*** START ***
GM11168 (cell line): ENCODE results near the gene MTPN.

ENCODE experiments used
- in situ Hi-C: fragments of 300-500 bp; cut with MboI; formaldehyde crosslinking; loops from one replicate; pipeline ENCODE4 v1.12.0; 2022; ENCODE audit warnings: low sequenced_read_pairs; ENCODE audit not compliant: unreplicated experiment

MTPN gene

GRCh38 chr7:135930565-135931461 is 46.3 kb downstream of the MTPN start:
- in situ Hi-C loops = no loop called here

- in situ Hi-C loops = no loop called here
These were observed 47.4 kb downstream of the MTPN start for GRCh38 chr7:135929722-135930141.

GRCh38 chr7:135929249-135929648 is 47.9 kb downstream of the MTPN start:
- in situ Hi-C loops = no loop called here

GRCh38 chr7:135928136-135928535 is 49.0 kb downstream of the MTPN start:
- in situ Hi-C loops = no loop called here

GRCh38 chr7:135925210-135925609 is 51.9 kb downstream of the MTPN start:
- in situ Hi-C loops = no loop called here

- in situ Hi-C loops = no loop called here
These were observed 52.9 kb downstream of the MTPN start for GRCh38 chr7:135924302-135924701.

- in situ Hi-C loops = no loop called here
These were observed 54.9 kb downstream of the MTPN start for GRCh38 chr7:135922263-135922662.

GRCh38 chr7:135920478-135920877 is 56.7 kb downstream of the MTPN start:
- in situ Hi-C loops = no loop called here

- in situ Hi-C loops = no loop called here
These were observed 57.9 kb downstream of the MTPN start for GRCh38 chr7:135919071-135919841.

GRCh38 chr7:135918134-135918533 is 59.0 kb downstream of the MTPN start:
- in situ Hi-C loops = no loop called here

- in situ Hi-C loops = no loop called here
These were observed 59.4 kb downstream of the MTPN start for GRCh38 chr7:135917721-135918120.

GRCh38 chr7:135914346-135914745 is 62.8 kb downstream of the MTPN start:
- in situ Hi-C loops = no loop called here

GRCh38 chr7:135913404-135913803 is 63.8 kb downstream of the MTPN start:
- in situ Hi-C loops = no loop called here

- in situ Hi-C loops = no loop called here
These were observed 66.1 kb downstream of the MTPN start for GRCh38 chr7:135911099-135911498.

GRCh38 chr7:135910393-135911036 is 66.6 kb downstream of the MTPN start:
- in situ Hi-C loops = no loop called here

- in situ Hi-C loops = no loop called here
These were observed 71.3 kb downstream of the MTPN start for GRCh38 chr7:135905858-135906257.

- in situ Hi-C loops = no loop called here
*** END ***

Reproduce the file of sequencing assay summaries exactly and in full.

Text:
GM11168 (cell line): ENCODE results near the gene MTPN.

ENCODE experiments used
- in situ Hi-C: fragments of 300-500 bp; cut with MboI; formaldehyde crosslinking; loops from one replicate; pipeline ENCODE4 v1.12.0; 2022; ENCODE audit warnings: low sequenced_read_pairs; ENCODE audit not compliant: unreplicated experiment

MTPN gene

GRCh38 chr7:135930565-135931461 is 46.3 kb downstream of the MTPN start:
- in situ Hi-C loops = no loop called here

- in situ Hi-C loops = no loop called here
These were observed 47.4 kb downstream of the MTPN start for GRCh38 chr7:135929722-135930141.

GRCh38 chr7:135929249-135929648 is 47.9 kb downstream of the MTPN start:
- in situ Hi-C loops = no loop called here

GRCh38 chr7:135928136-135928535 is 49.0 kb downstream of the MTPN start:
- in situ Hi-C loops = no loop called here

GRCh38 chr7:135925210-135925609 is 51.9 kb downstream of the MTPN start:
- in situ Hi-C loops = no loop called here

- in situ Hi-C loops = no loop called here
These were observed 52.9 kb downstream of the MTPN start for GRCh38 chr7:135924302-135924701.

- in situ Hi-C loops = no loop called here
These were observed 54.9 kb downstream of the MTPN start for GRCh38 chr7:135922263-135922662.

GRCh38 chr7:135920478-135920877 is 56.7 kb downstream of the MTPN start:
- in situ Hi-C loops = no loop called here

- in situ Hi-C loops = no loop called here
These were observed 57.9 kb downstream of the MTPN start for GRCh38 chr7:135919071-135919841.

GRCh38 chr7:135918134-135918533 is 59.0 kb downstream of the MTPN start:
- in situ Hi-C loops = no loop called here

- in situ Hi-C loops = no loop called here
These were observed 59.4 kb downstream of the MTPN start for GRCh38 chr7:135917721-135918120.

GRCh38 chr7:135914346-135914745 is 62.8 kb downstream of the MTPN start:
- in situ Hi-C loops = no loop called here

GRCh38 chr7:135913404-135913803 is 63.8 kb downstream of the MTPN start:
- in situ Hi-C loops = no loop called here

- in situ Hi-C loops = no loop called here
These were observed 66.1 kb downstream of the MTPN start for GRCh38 chr7:135911099-135911498.

GRCh38 chr7:135910393-135911036 is 66.6 kb downstream of the MTPN start:
- in situ Hi-C loops = no loop called here

- in situ Hi-C loops = no loop called here
These were observed 71.3 kb downstream of the MTPN start for GRCh38 chr7:135905858-135906257.

- in situ Hi-C loops = no loop called here